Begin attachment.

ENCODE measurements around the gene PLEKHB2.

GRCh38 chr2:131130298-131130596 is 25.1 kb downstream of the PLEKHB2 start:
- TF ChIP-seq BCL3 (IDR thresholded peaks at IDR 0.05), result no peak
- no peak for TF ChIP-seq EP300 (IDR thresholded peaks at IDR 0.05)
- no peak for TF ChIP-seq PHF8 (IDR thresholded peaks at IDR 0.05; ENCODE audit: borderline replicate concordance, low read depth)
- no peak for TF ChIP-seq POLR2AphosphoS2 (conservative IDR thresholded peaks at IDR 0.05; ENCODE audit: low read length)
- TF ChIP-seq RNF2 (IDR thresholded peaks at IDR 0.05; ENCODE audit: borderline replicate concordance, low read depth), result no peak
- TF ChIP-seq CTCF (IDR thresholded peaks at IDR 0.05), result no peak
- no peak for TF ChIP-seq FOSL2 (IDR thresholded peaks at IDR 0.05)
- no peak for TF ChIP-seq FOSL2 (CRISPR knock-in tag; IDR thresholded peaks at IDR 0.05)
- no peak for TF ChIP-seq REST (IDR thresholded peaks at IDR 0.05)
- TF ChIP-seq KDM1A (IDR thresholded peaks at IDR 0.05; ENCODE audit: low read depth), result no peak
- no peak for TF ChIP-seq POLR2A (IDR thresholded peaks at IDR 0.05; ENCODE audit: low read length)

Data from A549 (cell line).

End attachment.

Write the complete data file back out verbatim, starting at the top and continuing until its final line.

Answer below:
ENCODE measurements around the gene PLEKHB2.

GRCh38 chr2:131130298-131130596 is 25.1 kb downstream of the PLEKHB2 start:
- TF ChIP-seq BCL3 (IDR thresholded peaks at IDR 0.05), result no peak
- no peak for TF ChIP-seq EP300 (IDR thresholded peaks at IDR 0.05)
- no peak for TF ChIP-seq PHF8 (IDR thresholded peaks at IDR 0.05; ENCODE audit: borderline replicate concordance, low read depth)
- no peak for TF ChIP-seq POLR2AphosphoS2 (conservative IDR thresholded peaks at IDR 0.05; ENCODE audit: low read length)
- TF ChIP-seq RNF2 (IDR thresholded peaks at IDR 0.05; ENCODE audit: borderline replicate concordance, low read depth), result no peak
- TF ChIP-seq CTCF (IDR thresholded peaks at IDR 0.05), result no peak
- no peak for TF ChIP-seq FOSL2 (IDR thresholded peaks at IDR 0.05)
- no peak for TF ChIP-seq FOSL2 (CRISPR knock-in tag; IDR thresholded peaks at IDR 0.05)
- no peak for TF ChIP-seq REST (IDR thresholded peaks at IDR 0.05)
- TF ChIP-seq KDM1A (IDR thresholded peaks at IDR 0.05; ENCODE audit: low read depth), result no peak
- no peak for TF ChIP-seq POLR2A (IDR thresholded peaks at IDR 0.05; ENCODE audit: low read length)

Data from A549 (cell line).